• The national Crop Forecast Survey will be presented in early May. The outcome of this survey will determine the national maize export outlook for the 2016-17 marketing year. Currently, formal maize exports to the region continue but at reduced levels. Informal maize and meal exports to the DRC also continue. Between June and September, exports to other neighboring countries are expected to increase due to anticipated high demand given the poor harvests across the region.


    Current Situation
    • Most parts of the country continue to have Minimal (IPC Phase 1) acute food insecurity as the lean season comes to an end. The improved February to March rainfall has generally enhanced the production outlook for the southern half of the country with the late planted crop progressing to maturity. Additionally, green harvest (pumpkin, squash, groundnuts etc.) though reduced is currently available after a month’s delay. This has moderately increased food availability at the household level in rural areas, reducing household dependency on markets for staple purchases.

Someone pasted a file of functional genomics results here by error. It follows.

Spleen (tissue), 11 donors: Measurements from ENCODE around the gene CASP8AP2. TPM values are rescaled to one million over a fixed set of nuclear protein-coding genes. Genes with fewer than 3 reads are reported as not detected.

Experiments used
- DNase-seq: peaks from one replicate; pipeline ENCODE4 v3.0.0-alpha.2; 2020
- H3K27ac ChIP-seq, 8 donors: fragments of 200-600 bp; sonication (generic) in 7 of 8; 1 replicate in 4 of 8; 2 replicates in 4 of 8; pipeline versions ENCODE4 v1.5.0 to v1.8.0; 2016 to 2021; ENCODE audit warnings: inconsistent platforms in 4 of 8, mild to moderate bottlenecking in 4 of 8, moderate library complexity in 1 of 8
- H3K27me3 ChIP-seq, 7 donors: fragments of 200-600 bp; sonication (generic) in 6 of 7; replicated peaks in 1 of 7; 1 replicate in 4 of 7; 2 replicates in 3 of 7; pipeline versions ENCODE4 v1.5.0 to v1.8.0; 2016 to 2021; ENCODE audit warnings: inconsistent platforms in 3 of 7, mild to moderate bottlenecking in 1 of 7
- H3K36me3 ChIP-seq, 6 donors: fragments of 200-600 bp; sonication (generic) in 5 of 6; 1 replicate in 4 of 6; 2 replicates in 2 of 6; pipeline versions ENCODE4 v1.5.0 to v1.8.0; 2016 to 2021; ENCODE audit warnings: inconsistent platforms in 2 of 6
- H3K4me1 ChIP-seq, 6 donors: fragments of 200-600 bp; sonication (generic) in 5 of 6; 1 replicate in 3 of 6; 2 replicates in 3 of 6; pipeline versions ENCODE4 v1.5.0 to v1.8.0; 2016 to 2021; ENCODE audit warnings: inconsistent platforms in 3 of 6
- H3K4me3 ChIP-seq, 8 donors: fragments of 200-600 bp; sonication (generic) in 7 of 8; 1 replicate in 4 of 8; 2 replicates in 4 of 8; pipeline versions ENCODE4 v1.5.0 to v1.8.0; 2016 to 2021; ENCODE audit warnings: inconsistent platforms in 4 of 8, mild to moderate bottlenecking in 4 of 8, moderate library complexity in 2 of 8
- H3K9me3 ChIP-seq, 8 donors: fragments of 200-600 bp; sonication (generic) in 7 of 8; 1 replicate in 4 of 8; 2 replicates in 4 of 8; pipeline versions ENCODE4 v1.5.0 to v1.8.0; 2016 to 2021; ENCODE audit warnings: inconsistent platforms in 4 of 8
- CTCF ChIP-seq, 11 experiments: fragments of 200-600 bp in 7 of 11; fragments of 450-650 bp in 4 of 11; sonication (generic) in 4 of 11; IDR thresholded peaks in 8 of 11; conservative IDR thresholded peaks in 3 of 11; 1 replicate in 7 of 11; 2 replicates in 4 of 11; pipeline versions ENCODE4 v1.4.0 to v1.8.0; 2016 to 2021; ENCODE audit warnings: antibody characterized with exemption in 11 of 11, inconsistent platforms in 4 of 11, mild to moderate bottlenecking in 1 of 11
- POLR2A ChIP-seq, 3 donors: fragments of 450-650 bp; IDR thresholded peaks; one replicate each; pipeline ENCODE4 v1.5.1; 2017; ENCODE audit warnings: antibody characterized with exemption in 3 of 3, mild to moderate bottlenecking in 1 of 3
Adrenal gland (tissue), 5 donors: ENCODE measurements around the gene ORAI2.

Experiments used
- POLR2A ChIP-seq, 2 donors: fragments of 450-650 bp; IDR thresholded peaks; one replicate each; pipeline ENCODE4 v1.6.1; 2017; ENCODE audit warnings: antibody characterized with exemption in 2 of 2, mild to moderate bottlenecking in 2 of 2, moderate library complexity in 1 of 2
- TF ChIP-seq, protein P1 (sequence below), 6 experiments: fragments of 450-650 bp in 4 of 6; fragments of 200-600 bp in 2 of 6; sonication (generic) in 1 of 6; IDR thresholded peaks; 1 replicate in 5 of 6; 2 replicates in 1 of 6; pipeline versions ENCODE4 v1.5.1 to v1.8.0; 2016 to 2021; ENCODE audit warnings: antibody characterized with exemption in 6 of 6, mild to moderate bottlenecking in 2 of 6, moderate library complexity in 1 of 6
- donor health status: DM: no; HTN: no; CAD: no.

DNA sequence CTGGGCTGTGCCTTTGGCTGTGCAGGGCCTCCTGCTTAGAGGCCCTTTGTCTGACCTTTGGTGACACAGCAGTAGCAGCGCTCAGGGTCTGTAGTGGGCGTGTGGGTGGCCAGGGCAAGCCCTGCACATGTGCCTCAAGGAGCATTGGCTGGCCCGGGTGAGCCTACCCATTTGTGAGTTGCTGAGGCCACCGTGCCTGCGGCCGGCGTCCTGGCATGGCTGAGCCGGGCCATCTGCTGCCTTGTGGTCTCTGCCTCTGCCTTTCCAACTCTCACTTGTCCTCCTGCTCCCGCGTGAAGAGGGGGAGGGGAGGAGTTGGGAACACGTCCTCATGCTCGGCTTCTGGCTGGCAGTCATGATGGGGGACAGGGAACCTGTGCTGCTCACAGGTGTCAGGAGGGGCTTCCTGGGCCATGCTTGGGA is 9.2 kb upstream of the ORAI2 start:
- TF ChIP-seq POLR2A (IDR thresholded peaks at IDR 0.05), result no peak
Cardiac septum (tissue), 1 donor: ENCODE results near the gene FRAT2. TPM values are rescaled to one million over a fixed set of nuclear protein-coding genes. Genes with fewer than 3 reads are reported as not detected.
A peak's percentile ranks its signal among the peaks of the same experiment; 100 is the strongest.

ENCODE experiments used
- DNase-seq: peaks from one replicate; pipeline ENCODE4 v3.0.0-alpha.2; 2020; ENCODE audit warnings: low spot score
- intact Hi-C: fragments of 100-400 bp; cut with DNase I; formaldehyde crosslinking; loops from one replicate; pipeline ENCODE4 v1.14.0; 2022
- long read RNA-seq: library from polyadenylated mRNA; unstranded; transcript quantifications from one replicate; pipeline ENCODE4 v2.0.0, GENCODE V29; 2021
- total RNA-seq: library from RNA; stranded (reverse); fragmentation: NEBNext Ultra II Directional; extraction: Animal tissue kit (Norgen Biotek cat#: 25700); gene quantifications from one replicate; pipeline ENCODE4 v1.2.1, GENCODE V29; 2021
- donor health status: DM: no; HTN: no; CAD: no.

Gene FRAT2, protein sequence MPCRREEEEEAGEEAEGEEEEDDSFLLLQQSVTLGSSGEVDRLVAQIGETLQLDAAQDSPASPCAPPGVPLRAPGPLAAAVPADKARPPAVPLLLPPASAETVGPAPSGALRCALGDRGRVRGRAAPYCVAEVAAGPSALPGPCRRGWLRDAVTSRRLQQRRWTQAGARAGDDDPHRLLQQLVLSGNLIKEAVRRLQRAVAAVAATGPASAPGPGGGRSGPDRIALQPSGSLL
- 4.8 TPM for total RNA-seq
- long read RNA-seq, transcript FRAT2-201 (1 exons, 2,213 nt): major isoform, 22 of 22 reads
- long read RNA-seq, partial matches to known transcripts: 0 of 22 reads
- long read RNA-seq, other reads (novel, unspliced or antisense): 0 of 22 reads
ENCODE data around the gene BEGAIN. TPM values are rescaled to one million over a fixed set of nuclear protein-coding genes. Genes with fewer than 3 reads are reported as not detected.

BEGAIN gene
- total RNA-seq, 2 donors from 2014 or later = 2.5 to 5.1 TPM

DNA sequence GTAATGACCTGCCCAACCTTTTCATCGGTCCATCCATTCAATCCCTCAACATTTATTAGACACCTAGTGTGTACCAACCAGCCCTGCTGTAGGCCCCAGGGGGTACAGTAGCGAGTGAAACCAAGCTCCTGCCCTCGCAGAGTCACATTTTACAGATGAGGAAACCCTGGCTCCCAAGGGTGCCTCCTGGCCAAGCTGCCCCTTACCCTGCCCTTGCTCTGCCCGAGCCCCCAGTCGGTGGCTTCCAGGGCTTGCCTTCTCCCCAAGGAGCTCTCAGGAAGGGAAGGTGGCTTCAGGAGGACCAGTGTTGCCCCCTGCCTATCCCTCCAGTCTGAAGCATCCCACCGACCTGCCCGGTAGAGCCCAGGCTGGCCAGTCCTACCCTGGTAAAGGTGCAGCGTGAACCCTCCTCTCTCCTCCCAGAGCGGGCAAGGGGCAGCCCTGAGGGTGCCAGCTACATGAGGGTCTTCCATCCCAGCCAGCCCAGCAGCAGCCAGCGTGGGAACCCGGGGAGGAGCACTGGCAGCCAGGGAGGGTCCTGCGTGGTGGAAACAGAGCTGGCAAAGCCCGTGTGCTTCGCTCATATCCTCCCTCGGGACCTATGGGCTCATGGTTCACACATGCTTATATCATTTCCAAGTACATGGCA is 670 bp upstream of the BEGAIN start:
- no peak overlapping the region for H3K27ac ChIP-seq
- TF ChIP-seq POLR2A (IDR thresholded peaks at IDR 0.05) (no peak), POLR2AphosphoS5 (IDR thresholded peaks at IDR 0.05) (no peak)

• In the northern parts of the country, crop conditions remain good and crops are in the late maturing stage and drying.  In the southern half, there has been a general improvement in crop condition as well as improved water availability for livestock following widespread and increased rainfall in February and March. Most of the late planted crop has matured. Consequently, the production outlook for 2015/16 season has significantly improved compared to earlier in the season and Zambia is expected to produce a larger maize harvest than had originally been anticipated. However, the cereal harvest is still likely to be below the 2.9 million MT five-year average. Rainfall is moving north, which could mark the end of the rainy season in the southern half of the country.